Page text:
Leonora de Guzman

Leon, son of Constantine th e Greek emperor. Amon and Beatrice, the parents of Bradamant, promise to him their daughter Bradamant in marriage; but the lady is in love with Rogero. When Leon discovers this attachment, he withdraws his suit, and Bradamant marries Rogero.—Ariosto: Orlando Furioso (1516).

Leon, the hero who rules Margaritta his wife wisely, and wins her esteem and wifely obedience. Margaritta is a wealthy Spanish heiress, who married in order to indulge in wanton intrigues more freely. She selected Leon because he was supposed to be a milksop whom she could bend to her will; no sooner, however, is she married than Leon acts with manly firmness and determination, but with great affection also. He wins the esteem of every one, and Margaritta becomes a loving, devoted, virtuous, and obedient wife.—Fletcher: Rule a Wife and Have a Wife (1640).

Edward Kynaston [1619–1687] executed the part of “Leon” with a determined manliness, well worth the best actor’s imitation. He had a piercing eye, and a quick, imperious vivacity of voice.—Colley Cibber.

Leonard, a real scholar, forced for daily bread to keep a common school.—Crabbe: Borough, xxiv. (1810).

Leonardo [Gonzaga], duke of Mantua. Travelling in Switzerland, an avalanche fell on him; he was nursed through a severe illness by Mariana the daughter of a Swiss burgher, and they fell in love with each other. On his return home, he was entrapped by brigands, and kept prisoner for two years. Mariana, seeking him, went to Mantua, where count Florio fell in love with her, and obtained her guardian’s consent to their union; but Mariana refused to comply. The case was referred to the duke (Ferrardo), who gave judgment in favour of the count. Leonardo happened to be present, and, throwing off his disguise, assumed his rank as duke, and married Mariana; but, being called away to the camp, left Ferrardo regent. Ferrardo laid a most villainous scheme to prove Mariana guilty of adultery with Julian St. Pierre; but Leonardo refused to credit her guilt. Julian turned out to be her brother, exposed the whole plot, and amply vindicated Mariana of the slightest indiscretion.—Knowles: The Wife (1833).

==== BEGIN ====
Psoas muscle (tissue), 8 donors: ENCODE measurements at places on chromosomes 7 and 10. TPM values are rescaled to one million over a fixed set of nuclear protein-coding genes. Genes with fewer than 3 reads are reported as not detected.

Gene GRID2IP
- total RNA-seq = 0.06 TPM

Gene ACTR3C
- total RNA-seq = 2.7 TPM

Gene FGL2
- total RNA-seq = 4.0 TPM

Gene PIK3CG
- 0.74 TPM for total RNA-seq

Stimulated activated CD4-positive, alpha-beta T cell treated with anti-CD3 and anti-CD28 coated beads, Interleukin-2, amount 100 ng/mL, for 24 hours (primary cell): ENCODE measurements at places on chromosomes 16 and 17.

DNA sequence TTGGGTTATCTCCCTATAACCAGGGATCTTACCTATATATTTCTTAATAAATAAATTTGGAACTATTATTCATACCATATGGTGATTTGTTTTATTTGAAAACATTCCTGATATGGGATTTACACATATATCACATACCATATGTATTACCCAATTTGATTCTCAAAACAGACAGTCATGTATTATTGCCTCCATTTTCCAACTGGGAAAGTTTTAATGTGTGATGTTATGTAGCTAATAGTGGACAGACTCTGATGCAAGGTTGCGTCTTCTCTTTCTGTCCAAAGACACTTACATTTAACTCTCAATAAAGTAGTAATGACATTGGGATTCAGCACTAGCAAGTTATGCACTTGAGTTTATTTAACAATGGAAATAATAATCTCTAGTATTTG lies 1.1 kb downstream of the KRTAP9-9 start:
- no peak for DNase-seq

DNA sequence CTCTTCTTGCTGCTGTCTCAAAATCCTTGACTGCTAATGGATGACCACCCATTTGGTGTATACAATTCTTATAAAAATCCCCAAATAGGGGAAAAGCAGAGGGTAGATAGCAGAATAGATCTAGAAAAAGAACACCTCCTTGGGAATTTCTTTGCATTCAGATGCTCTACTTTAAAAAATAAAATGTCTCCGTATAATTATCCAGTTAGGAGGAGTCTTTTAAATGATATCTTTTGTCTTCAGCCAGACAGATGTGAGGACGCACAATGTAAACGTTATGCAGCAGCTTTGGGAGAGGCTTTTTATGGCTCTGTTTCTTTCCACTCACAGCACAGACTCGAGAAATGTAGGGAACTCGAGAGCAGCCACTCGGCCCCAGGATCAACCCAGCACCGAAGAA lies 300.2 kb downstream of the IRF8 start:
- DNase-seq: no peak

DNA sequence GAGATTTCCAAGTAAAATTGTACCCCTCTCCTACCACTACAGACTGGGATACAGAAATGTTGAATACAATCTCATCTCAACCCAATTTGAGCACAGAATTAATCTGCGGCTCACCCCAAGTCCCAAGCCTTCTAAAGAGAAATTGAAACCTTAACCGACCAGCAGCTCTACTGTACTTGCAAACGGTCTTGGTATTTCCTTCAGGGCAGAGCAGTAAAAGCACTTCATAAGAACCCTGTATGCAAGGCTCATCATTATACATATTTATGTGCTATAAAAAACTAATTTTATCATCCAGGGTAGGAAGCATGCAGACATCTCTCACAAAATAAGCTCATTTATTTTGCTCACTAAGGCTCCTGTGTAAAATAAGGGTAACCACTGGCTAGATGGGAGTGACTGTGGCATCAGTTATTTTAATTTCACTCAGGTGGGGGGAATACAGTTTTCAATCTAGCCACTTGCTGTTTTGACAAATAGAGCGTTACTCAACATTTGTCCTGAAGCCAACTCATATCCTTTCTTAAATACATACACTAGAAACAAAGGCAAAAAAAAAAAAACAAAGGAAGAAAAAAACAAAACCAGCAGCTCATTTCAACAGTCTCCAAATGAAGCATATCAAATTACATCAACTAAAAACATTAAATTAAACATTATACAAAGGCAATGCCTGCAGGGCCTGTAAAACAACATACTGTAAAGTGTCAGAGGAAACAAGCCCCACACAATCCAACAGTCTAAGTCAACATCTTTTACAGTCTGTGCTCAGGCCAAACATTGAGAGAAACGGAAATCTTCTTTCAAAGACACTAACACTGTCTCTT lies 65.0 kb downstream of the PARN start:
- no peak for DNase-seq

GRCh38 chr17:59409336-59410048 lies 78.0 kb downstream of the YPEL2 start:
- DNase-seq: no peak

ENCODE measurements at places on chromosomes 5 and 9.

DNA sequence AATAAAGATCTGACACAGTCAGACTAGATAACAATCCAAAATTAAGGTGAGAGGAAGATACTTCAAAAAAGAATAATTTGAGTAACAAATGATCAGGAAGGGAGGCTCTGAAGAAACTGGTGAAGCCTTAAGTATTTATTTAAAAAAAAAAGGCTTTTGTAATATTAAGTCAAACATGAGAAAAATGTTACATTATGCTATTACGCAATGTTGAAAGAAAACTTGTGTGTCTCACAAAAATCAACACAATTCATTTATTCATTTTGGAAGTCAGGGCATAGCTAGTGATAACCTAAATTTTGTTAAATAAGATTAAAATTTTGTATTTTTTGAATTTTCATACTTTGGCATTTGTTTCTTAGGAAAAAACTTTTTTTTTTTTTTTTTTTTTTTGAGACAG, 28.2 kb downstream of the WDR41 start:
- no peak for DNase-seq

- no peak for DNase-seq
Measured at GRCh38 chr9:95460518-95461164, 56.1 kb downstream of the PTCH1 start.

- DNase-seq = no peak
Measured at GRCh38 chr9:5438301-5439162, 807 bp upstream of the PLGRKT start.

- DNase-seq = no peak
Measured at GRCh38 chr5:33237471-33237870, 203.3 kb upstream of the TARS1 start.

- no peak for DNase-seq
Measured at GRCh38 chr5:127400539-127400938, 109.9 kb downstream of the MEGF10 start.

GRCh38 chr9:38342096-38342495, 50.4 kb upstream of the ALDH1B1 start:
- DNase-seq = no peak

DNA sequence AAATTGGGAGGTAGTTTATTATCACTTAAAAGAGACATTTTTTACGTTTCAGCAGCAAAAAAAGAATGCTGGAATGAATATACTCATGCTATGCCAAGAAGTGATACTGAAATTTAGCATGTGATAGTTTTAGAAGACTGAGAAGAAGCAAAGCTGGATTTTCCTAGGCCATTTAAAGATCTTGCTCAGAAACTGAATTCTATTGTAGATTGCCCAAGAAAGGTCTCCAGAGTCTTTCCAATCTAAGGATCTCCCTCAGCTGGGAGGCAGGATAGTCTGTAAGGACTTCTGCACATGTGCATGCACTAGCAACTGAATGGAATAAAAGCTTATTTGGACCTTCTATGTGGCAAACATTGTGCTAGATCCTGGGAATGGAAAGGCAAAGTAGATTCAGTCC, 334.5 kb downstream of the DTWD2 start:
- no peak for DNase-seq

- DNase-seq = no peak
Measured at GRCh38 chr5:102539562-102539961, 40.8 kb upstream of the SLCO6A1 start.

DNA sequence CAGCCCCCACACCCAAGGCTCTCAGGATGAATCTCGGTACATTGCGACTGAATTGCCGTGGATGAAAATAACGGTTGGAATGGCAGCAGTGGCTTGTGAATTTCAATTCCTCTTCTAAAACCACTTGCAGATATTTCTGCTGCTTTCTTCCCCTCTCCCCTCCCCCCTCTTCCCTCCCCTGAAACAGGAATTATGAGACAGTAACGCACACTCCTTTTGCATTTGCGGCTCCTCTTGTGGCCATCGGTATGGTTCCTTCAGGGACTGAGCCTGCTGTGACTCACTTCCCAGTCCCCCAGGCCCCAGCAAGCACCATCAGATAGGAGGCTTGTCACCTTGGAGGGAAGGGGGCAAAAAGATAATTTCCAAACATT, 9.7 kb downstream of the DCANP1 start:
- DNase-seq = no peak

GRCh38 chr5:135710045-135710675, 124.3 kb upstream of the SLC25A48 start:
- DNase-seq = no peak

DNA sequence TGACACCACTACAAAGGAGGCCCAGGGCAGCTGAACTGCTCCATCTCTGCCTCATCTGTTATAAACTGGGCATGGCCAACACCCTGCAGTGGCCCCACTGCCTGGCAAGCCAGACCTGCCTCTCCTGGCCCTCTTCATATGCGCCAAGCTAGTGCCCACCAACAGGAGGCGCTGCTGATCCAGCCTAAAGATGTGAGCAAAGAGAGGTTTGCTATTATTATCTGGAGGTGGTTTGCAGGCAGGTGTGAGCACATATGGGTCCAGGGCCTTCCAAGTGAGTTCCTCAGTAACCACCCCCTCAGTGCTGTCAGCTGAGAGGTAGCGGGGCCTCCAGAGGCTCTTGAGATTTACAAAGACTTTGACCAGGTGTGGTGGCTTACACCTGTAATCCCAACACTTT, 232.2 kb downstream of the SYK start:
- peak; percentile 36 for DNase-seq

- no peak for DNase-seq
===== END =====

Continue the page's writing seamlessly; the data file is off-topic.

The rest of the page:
Leonato, governor of Messina, father of Hero, and uncle of Beatrice.—Shakespeare: Much Ado about Nothing (1600).

Leonesse, Leonnesse, Leonnais, Leones, Leonnoys, Lyonnoys, etc., a mythical country belonging to Cornwall, supposed to have been sunk under the sea since the time of king Arthur. It is very frequently mentioned in the Arthurian romances.

Leonidas, an historic poem in twelve books, by Richard Glover (1737).

Leonidas. When one said to Leonidas king of Sparta, who was s ent with 300 Spartans to withstand the whole army of Xerxes at the defile of Thermopylæ, that the Persians were so numerous their arrows would darken the sun, he answered, “It is well, friend; for we shall fight in the shade.”—Plutarch,

Herodotos puts the same words into the mouth o f Dieneces (also a Spartan); and says, when one was telling Diene cesabout the battle of Thermopylæ, that the arrows of the Persians were so numerous they actually shut out the sun, he naïvely replied, “So much the better, for then they fought in the shade.”—Herodotos: History, vii. 226.

Leonidas of Modern Greece, Marco Bozzaris, a Greek patriot, who, with 1200 men, put to rout 4000 Turco-Albanians, at Kerpenisi, but was killed in the attack (1823). He was buried at Mesolonghi.

Leonine, servant to Dionyza.—Shakespeare: Pericles Prince of Tyre (1608).

Leonine Verse. So called from Leonius, a canon of the church of St. Victor, in Paris, in the twelfth century, who first composed in such verse. It has a rhyme in the middle of the line; as—

Pepper is black, though it hath a good smack.
Est avis in dextra melior quam quatuor extra.

  By PanEris using Melati.

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